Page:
Will leave readers eager to…GO AGAIN! (Informational fantasy. 7-10)

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ALBERT HOPPER, SCIENCE HERO

From the Albert Hopper, Science Hero series , Vol. 1

A ground-shaking, pulse-pounding journey to the Earth’s core and back (with a few side trips along the way).

In typically grandiloquent tones—“We shall be…WORMING TO the CENTER OF THE EARTH!”—froggy explorer Albert Hopper invites Junior Science Heroes (and niece and nephew) Polly and Tad on a voyage of danger and discovery aboard aptly named mechanical drill Wiggles. Though Tad’s inability to leave the onboard “Anything Can Happen” button alone results in time travel, an encounter with prehistoric cavefrogs (“We shall explore this…UNEXPLORED CAVERN!”), and other unexpected twists, the trip also features plenty of basic natural science. The travelers go from crustal plates to core (“The inner core is nearly…TEN THOUSAND DEGREES!”), up and down a volcano’s lava tubes, and through an earthquake. Meanwhile Hopper or know-it-all Polly discourse on topics geological, from plate tectonics and the three types of rocks to cratons. Thick-lined cartoon vignettes with green highlights on nearly every page capture the comical turns better than they do the science, but along with tucking in the occasional rudimentary chart or poster, Himmelman backs up the factual content with summary notes from both Junior Science Heroes at the end. For an equally rousing but visually richer dive into the depths, follow up with Jon Chad’s Leo Geo and His Miraculous Journey Through the Center of the Earth (2012).

Will leave readers eager to…GO AGAIN! (Informational fantasy. 7-10)

Pub Date: May 19, 2020

ISBN: 978-1-250-23016-4

Page Count: 144

Publisher: Henry Holt

Review Posted Online: Feb. 9, 2020

Kirkus Reviews Issue: March 1, 2020

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MR. POPPER'S PENGUINS

This is rather a silly story, and I don't believe children will think it particularly funny. A paper hanger and painter finds time on his hands in winter, and spends it in reading of arctic exploration. It is all given reality when he receives a present of a penguin, which makes its nest in the refrigerator on cubes of ice, mates with a lonely penguin from the zoo, and produces a family of penguins which help set the Poppers on their feet.

Pub Date: Sept. 26, 1938

ISBN: 978-0-316-05843-8

Page Count: 139

Publisher: Little, Brown

Review Posted Online: Jan. 15, 2014

Kirkus Reviews Issue: Sept. 1, 1938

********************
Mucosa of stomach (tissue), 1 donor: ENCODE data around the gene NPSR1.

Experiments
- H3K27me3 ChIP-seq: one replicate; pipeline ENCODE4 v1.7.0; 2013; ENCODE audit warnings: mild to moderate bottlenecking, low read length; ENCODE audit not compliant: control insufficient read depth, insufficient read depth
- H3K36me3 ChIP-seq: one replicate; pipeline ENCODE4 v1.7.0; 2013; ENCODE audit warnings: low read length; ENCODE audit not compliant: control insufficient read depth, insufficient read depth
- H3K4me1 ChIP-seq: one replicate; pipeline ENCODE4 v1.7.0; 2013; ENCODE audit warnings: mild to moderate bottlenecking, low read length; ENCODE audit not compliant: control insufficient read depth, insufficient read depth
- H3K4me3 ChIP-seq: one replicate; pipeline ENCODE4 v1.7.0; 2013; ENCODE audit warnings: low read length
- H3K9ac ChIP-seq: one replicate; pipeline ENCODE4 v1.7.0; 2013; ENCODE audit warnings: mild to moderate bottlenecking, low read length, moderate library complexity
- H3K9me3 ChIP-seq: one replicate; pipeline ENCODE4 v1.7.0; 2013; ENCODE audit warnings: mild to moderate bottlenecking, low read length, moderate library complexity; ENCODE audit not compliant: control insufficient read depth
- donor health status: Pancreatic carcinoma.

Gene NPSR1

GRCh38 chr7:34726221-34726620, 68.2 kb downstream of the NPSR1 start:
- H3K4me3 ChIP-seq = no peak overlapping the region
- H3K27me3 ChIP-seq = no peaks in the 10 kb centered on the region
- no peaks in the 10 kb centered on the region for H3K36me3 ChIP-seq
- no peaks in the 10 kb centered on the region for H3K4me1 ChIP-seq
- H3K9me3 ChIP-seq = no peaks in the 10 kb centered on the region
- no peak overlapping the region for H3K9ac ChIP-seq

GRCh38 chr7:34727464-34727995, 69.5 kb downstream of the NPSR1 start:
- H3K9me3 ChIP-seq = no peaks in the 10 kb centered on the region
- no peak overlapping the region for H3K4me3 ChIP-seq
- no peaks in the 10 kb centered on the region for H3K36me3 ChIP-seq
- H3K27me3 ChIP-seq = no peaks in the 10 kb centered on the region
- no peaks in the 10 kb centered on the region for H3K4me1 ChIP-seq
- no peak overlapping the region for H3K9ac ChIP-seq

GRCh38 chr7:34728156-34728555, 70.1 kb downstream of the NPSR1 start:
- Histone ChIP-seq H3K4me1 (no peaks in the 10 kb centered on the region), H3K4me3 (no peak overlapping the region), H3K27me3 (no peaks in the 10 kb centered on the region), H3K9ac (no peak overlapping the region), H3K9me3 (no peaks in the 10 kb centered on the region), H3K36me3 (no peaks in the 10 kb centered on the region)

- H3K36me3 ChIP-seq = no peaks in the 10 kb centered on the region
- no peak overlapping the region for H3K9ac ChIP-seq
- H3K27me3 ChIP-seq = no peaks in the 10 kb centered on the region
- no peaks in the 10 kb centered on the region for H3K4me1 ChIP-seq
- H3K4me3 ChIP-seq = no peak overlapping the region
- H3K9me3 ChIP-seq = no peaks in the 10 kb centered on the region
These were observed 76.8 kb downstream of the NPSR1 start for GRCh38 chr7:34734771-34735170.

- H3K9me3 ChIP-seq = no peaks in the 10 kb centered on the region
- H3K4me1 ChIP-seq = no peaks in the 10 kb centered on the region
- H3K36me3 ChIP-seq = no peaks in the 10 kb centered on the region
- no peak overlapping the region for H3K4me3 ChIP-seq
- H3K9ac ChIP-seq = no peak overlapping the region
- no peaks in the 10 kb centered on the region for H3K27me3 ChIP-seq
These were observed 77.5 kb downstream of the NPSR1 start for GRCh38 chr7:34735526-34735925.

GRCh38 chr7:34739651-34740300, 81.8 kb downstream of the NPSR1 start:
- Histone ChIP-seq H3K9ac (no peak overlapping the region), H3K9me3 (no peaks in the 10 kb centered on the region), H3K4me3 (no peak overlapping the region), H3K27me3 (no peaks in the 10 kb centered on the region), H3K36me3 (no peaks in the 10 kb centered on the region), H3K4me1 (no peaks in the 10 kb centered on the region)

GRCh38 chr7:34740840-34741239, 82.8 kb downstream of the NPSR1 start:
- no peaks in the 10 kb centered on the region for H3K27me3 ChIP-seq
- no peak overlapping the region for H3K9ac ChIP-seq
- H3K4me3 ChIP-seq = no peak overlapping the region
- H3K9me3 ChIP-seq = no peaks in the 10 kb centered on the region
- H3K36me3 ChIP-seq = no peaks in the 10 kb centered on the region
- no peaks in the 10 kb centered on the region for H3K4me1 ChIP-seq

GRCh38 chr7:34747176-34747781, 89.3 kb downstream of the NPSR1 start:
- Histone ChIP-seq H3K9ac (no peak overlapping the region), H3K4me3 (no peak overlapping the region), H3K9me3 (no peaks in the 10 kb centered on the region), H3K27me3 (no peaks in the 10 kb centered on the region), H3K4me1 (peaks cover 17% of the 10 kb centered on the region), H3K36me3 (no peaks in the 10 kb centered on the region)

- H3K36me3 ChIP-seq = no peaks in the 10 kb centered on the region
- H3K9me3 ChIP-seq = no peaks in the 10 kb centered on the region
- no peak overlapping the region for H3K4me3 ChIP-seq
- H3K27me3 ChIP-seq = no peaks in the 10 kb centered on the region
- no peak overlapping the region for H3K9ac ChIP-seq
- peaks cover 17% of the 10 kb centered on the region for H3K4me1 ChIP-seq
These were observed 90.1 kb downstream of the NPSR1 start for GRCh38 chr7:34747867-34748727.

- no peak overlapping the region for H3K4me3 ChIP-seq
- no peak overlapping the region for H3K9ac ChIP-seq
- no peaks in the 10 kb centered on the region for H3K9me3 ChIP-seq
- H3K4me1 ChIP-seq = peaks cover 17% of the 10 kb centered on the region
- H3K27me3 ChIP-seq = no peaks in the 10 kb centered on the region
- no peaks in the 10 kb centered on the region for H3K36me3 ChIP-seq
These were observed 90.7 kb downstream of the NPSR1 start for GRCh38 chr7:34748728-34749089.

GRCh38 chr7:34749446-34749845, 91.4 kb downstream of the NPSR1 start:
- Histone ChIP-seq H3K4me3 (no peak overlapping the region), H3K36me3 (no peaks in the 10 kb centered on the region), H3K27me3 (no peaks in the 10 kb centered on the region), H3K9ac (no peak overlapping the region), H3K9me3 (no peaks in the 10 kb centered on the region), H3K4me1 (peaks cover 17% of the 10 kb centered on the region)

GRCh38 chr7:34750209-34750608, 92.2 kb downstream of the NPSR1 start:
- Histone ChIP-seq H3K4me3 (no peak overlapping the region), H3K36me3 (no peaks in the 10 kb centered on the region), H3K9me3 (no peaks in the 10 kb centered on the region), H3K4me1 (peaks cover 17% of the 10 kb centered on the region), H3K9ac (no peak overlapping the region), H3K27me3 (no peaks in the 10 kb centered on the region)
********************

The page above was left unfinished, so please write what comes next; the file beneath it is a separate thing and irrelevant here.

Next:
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Even a brush with death (or a bad tooth) can’t reform this Bad Kitty. Good thing. We’d miss her! (Graphic/nonfiction hybrid....

BAD KITTY GOES TO THE VET

From the Bad Kitty (chapter book) series

Bad Kitty isn’t eating? It must be a sign of the apocalypse…or worse.

Bad Kitty once ate a meatloaf the size of a car in 5 minutes, so if she’s not eating, something must be horribly wrong. It’s time for a visit to the vet—wait, where’d Bad Kitty go? First task: find the kitty. Then don the riot gear to get her into her cat carrier. When the vet (who knows just how to handle her) knocks Bad Kitty out with a shot, she visits the (kitty) Pearly Gates, where the feline St. Peter tells her she tormented Puppy too much to pass through. She’s given one day to do something nice for Puppy, or she will be sent to Puppydog Paradise (which is far from idyllic for cats). Can Bad Kitty rescue her afterlife with a kind act for her drooling nemesis? Is it all just a dream? After the homage to Looney Tunes that was Bad Kitty Drawn to Trouble (2014), Bruel gives an appreciative nod to Tom and Jerry; it’s a lagniappe that Bad Kitty’s mobs of young fans may not notice, though their adults will probably get a few chuckles. Kids will just enjoy Uncle Murray’s fun facts (all about cat health and visits to the vet this time, of course) and Bad Kitty’s ornery behavior; both are as entertaining as ever.

Even a brush with death (or a bad tooth) can’t reform this Bad Kitty. Good thing. We’d miss her! (Graphic/nonfiction hybrid. 7-10)

Pub Date: Jan. 5, 2016

ISBN: 978-1-59643-977-1

Page Count: 144

Publisher: Neal Porter/Roaring Brook

Review Posted Online: Oct. 6, 2015

Kirkus Reviews Issue: Oct. 15, 2015

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